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We are far from a color-blind society

We are far from a color-blind society
EN Photo /Rachel Lacovone

For as long as I can remember, I have been conditioned to defy stereotypes.

My parents made sure my siblings and I were aware of exactly how and when to act and conform so that we would not be perceived as thugs, or illiterate, or out of the ghetto.

It’s scary that that’s the reality for many African-Americans.

What’s even scarier is that this conditioning is actually necessary in a country that claims we are all equal.

In this wake of race relations, it’s almost impossible to go anywhere without seeing or hearing political debates involving Michael Brown, Tamir Rice, Sandra Bland, Eric Garner, Alton Sterling, Philando Castile and now, Terrence Crutcher.

We don’t live in a color-blind society, and we never will. A lot of people say things like “we’re all one race, the human race.” But you have to realize that, although we are all humans, people do see color and often judge and act based on a person’s color.

So to deny that any of the people I listed were killed for the simple fact that they are black, is almost insulting.

There are many cases in which if a white person acted in the same manner, they would not have been killed.

Such is the case of the wild, uncooperative, white man who killed a married couple and attempted to eat their faces, but was somehow not killed while being arrested, and the white male who shot up a church and ended nine innocent lives and then bought Burger King after his arrest. Why did he keep his life?

When something goes wrong in an individual’s profession, we grasp for excuses, for an explanation because surely, the professional could not have been in the wrong.

They are trained to do their job correctly, after all. Maybe the victim was uncooperative and deserved it. Maybe they made suggestive hand gestures and the cop feared for their own life.

But in this rationalization, we lose sight of what is moral. Accountability is what’s important. Acknowledgement is what’s important. Understanding is what’s most important.

It’s easy to sum up an event when you have no idea about the individual’s experience. It’s easy to degrade and bash when you haven’t gone through the same thing. It’s easy when, obviously, you’ve never had the misfortune of being discriminated against based on the amount of melanin in your skin or even witnessed it taking place.

But just because racism doesn’t exist in YOUR world, doesn’t mean it’s not existing at all.

It’s sad when we become desensitized to murder just because it was committed by a police officer.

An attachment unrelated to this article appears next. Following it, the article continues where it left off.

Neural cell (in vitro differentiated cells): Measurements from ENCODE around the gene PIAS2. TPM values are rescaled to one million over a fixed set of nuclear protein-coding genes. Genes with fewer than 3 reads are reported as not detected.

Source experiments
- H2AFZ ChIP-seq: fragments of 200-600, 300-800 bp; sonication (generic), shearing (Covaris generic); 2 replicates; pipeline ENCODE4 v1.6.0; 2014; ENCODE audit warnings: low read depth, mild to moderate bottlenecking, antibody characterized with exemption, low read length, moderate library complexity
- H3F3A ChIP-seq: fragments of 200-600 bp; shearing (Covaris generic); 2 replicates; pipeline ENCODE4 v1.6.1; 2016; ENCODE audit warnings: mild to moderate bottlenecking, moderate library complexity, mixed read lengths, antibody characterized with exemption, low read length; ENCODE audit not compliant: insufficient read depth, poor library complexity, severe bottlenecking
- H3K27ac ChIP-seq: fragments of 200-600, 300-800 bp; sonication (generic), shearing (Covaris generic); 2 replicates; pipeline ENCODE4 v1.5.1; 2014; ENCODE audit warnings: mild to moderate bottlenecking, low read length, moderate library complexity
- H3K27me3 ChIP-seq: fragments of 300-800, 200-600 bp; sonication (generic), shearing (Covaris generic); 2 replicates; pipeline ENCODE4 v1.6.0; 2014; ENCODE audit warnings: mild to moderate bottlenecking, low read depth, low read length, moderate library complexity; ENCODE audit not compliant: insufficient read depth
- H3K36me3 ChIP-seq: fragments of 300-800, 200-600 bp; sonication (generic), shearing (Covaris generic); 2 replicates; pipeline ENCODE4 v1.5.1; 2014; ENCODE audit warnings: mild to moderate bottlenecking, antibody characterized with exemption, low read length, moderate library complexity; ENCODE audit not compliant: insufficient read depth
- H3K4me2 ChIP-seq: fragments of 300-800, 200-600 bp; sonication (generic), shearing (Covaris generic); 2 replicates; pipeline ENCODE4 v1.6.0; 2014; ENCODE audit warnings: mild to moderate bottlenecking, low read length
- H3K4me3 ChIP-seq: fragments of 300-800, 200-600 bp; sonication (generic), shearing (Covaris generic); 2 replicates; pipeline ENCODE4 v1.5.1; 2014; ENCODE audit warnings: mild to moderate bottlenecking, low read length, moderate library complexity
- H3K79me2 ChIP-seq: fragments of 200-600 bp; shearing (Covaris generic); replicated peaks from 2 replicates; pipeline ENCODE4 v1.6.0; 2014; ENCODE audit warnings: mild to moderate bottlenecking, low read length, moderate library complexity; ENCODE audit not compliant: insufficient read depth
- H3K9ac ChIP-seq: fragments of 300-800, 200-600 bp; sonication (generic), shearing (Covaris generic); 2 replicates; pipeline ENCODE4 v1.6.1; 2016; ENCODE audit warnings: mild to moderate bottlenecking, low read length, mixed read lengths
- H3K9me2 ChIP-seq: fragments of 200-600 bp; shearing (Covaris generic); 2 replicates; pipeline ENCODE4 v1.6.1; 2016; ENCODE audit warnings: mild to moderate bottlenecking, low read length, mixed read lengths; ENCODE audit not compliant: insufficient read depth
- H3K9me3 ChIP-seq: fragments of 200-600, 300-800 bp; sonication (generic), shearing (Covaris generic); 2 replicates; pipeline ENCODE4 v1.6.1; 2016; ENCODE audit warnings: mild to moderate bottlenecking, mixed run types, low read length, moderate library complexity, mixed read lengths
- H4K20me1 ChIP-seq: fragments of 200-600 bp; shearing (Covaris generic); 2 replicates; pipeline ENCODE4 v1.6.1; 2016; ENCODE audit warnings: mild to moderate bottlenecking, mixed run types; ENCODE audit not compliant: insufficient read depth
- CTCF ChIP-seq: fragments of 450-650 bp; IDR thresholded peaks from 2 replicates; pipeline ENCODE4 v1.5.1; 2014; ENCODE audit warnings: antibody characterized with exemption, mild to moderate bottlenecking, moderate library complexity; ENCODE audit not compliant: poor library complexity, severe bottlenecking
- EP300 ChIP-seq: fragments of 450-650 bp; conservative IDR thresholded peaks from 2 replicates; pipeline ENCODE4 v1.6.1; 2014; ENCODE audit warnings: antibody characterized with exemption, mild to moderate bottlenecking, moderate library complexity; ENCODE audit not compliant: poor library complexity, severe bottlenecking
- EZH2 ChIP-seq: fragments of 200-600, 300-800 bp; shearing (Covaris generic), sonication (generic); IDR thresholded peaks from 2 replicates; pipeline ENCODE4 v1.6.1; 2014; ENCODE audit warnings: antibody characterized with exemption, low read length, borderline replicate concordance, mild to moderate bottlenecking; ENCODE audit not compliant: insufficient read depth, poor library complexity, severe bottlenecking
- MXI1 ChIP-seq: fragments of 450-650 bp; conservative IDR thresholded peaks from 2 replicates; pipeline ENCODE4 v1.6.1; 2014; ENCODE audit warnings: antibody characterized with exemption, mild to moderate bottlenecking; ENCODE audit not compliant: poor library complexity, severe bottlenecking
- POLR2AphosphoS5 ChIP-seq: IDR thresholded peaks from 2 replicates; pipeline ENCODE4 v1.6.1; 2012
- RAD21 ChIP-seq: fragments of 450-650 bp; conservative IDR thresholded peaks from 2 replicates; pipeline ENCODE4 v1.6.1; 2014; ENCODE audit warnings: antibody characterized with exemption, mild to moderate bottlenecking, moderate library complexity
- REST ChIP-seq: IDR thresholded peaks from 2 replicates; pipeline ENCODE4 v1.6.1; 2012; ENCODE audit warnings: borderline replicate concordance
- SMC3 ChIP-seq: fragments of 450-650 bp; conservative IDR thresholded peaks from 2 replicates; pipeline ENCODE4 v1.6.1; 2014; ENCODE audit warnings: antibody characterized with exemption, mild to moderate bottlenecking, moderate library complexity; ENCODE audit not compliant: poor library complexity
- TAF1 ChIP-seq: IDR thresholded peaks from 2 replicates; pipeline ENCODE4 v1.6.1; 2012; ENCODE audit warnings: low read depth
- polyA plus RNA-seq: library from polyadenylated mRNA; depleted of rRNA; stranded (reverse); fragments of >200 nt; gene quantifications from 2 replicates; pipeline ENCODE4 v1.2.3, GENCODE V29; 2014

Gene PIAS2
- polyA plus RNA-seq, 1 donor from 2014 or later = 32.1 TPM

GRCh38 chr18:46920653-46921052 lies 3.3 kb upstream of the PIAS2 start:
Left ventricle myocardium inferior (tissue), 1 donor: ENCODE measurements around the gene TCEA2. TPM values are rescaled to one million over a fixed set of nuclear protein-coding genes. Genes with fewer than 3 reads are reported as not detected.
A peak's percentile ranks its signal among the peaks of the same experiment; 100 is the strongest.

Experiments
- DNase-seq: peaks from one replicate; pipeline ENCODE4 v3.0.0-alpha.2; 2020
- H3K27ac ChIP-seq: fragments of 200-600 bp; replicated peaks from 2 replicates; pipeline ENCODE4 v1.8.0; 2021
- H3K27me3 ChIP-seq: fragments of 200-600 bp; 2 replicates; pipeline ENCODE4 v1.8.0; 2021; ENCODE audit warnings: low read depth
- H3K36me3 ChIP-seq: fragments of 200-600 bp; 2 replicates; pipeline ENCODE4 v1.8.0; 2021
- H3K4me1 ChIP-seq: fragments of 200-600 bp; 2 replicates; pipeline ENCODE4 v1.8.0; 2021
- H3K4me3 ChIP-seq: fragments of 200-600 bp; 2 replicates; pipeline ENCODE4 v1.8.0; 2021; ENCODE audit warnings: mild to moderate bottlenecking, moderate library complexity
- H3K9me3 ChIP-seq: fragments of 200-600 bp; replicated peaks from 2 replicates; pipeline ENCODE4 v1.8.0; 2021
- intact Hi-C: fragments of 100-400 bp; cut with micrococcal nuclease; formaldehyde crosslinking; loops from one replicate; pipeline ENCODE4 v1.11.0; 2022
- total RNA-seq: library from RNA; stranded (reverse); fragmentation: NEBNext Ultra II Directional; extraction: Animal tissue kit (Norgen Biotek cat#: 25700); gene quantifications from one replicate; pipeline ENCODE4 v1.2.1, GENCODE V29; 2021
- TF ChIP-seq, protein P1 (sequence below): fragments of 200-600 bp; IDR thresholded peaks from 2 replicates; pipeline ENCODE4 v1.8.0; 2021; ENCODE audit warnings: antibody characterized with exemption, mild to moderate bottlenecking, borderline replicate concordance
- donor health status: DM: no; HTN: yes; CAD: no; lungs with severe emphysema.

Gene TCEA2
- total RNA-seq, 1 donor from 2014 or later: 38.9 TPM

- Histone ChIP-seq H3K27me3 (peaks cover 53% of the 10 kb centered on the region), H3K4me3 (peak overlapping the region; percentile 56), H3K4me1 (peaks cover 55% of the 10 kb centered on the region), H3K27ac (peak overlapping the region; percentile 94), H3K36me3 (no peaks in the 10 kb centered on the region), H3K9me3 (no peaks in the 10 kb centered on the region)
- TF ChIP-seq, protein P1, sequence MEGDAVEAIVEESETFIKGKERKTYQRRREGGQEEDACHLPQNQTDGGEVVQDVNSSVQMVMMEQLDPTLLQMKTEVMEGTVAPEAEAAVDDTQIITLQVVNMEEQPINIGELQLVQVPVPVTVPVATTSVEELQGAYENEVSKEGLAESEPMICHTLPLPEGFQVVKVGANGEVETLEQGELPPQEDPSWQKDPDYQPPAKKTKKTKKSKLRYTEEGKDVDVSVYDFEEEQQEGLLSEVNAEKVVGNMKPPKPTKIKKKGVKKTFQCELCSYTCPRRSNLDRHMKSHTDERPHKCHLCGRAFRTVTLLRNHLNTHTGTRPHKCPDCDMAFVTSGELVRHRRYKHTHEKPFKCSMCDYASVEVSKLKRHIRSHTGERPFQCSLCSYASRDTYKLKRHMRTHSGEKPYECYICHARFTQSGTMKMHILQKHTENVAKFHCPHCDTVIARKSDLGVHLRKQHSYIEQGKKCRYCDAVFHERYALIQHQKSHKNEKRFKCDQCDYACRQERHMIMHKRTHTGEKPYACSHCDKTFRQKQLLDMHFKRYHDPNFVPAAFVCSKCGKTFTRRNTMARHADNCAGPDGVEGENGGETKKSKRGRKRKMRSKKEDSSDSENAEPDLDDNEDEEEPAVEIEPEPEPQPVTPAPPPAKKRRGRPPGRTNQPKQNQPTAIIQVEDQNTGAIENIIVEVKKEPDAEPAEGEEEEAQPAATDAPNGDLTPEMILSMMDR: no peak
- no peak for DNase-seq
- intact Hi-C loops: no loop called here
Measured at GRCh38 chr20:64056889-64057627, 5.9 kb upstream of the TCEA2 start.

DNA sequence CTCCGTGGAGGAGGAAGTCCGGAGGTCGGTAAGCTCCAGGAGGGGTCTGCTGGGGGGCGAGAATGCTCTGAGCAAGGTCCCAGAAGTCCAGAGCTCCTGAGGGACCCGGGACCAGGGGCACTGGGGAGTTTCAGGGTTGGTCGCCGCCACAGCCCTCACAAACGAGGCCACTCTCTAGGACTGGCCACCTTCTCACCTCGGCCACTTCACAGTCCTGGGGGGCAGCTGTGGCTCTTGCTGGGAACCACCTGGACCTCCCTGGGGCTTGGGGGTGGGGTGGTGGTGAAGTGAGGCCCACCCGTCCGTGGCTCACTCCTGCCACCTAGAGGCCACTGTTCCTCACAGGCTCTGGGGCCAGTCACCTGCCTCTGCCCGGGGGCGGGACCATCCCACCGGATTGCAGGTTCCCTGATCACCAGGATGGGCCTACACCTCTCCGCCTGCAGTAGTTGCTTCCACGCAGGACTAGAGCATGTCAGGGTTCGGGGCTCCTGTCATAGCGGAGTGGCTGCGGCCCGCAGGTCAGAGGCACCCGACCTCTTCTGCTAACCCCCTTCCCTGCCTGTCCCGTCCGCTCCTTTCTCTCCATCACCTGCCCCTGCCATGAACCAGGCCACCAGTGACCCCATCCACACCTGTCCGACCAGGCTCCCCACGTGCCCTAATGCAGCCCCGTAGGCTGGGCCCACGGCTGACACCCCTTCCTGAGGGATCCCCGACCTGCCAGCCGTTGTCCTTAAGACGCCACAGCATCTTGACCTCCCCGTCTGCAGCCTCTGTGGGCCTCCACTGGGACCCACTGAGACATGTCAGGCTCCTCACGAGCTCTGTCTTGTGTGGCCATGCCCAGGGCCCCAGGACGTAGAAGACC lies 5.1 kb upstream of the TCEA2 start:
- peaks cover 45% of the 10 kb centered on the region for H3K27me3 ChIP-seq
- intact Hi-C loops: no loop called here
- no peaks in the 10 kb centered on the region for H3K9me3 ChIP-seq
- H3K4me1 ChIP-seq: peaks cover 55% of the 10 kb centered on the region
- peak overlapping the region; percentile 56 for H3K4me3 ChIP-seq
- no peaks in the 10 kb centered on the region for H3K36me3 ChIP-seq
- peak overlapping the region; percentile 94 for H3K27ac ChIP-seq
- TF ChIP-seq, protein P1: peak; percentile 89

As a cop, your job is not to decide an alleged criminal’s fate. Your job is to protect the community by taking the alleged criminal into custody as safely and efficiently as possible, and getting them to their jail cell so that they may stand in a court room and let the judge do the sentencing.

Even though Crutcher was not a criminal, all too often police make incorrect assumptions because the civilian is big and black and scary, or looks like a “bad dude.”

It doesn’t matter whether you believe any of these killings were justified. In many instances, the perpetrator could have been tased and detained like any well-trained officer would know to do.

Instead, they lose their lives. But many cops still only get paid leave and go about their lives because homicide has become a part of the job description.

Contrary to popular belief, disobeying a cop is not a crime worthy of a death sentence handed out on the street without the constitutionally protected right to due process. Running from the police isn’t even against the law.

“Don’t wear revealing clothing and you won’t get raped.”

“Just do what they say and you won’t get hurt.”

One of these statements is met with outrage. The other is used frequently and often agreed upon.

What do they have in common? They’re both victim blaming.

Yet, we wonder why Colin Kaepernick won’t stand for the national anthem, a song penned by a white supremacist and slave owner, a song that was not written for blacks or Hispanics or native Americans, but written for the common white man.

Why do we condemn a football player for kneeling during the national anthem yet praise Donald Trump’s controversial commentary?

Both are exercising their first amendment right. Granted, one is much less crass.

But seriously, what exactly is Kaepernick doing that’s wrong? What would this country be without people who protest injustice? We would still be living like we were before the civil rights era.

The argument that Kaepernick is doing nothing but sitting is void. The infamous Greensboro Four of the 1960s were doing nothing but sitting too, right? It’s called peaceful protest, and it’s the only way we will be heard.

When injustice occurs, ignoring it and shutting up has never induced change. At least he’s not running around with signs and burning down the football field, but then people would still complain. Kaepernick not only has A right, he IS right.

I support law enforcement 100 percent and appreciate what they have to put on the line every day, but we are being killed by the ones assigned to protect us.

I use the term “we,” not because I am black, but because if all lives really mattered then the people saying “all lives matter” would care more when that black lives are being taken. Next time

I attend a sporting event; I’ll be sitting during the anthem too.

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